I like to think that Aunt Bonnie found refuge in her handwork and in collecting small, often free, items. Though she lived her later years mostly in solitude in a quiet little town nestled next to high mountains, I believe she did so with good cheer and forbearance. And although she was tucked away into a dim cubby hole with faded wallpaper and ragged rugs, she accepted the life the universe saw fit to give her, piecing together the few opportunities and pleasures of a simple life in the same manner she did with her quilt squares.

The writer’s family—Seated (L to R): Great-Aunt Bonnie Howell Street, Georgia Howell Miller, Leah Howell Huskins, and Bonnie’s mother, Kitty Adkins Howell. In the back row stands (L to R) Leah’s son, Roy, Geter Howell (the writer’s paternal grandfather), John Howell, and Fred Howell—Courtesy of Susan Evans

Aunt Bonnie fell and broke her shoulder when she was older, and my mother took care of her.  In recovery, Bonnie whispered to my sister Sandy, “Mayme is rough as a cob,” meaning Mama rather manhandled Bonnie’s sore shoulder. Bonnie might have gained some of her patience and wisdom from her needlework, and learned how to handle fragile things gently. Sewing requires careful stitching, easing the needle through fabric so as not to pucker or tear the precious material — much like caring for the sick or raising children. I remember my mother fussing at me when I was little, and Aunt Bonnie calling to her, “Oh, Mayme, let her be a young’un.” Bonnie knew how to wield a needle carefully and with sensitivity.

When Bonnie was 90, my mother went with her to the doctor’s office. The doctor told Bonnie she had cancer. In a mild tone, Aunt just said, “Well.”  Bonnie knew to yield to death when it came; by this time, her parents and all her twelve siblings had passed away, leaving her much like needles in an empty Singer’s package.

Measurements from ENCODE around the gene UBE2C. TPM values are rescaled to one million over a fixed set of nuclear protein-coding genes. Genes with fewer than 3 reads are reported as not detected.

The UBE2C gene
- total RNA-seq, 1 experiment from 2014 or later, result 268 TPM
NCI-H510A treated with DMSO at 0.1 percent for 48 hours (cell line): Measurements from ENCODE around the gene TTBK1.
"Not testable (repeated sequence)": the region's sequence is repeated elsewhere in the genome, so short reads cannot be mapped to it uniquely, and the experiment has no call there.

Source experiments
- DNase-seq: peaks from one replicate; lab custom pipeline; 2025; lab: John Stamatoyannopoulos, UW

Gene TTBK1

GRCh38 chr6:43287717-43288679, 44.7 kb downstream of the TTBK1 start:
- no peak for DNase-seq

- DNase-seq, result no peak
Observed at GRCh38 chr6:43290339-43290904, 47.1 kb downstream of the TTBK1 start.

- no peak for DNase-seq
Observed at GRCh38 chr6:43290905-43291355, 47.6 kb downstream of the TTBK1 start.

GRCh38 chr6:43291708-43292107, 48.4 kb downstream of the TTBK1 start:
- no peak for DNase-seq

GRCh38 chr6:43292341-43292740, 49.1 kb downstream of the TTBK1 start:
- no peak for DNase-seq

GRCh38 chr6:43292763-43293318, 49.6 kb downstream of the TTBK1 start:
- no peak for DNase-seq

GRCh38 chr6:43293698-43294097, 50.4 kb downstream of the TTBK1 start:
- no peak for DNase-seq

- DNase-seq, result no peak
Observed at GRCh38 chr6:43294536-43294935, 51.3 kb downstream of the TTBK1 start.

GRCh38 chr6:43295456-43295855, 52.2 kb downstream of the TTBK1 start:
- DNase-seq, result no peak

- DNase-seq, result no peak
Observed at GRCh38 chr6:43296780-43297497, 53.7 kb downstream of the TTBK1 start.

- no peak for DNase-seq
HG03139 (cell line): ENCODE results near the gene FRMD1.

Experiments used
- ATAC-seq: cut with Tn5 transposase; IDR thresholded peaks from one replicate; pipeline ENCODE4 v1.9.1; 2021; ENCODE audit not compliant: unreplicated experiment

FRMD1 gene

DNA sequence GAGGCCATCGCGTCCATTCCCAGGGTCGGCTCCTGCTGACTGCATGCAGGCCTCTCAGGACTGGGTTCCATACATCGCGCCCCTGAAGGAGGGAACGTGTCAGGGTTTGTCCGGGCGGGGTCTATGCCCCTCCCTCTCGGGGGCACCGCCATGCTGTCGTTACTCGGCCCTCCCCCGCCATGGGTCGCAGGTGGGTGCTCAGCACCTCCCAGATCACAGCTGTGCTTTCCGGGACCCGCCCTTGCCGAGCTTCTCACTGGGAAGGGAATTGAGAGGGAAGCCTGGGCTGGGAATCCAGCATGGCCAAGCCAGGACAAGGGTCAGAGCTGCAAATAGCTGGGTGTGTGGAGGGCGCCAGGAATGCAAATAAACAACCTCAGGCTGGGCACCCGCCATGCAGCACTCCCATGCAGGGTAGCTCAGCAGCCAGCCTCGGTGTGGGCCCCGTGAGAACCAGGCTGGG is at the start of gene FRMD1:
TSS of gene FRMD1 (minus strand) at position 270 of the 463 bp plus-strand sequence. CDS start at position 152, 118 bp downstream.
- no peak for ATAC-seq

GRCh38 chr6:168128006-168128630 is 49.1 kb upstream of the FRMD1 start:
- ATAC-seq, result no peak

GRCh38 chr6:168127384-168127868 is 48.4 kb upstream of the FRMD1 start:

The writer (front) and her sister, Sandra, with Great-Aunt Bonnie—Courtesy of Susan Evans

She and my sister Sandy are a lot alike, I realize. Neither had children and were widowed from husbands that were not much account. Regardless, these women managed to craft quiet, creative lives within small spaces with patience and faith. Although they leave behind only a few stray threads and rusty needles materially, they also leave priceless parting gifts—lessons of courage and grace, bequeathing tiny sparks of steeliness, and not just from their sharps, the “go to” needle for basic mending of a worn and torn life. For steel in their needles aligned perfectly with the steel in their spines, as steel is prone to find its way into the quiet, unassuming, gentle ones, such as quaint old ladies living in small, sleepy Appalachian towns.


Susan Evans currently lives in Baltimore, Maryland, but grew up in eastern Tennessee. She came from a big, sprawling family that migrated from Yancy County, North Carolina, in the 1800s, and fanned out on the other side of the Unaka Mountains into the Volunteer State. She is published in many online and print magazines and journals.


  1. What a lovely tribute to a lovely woman. I really enjoyed this tribute.

  2. Thank you very much.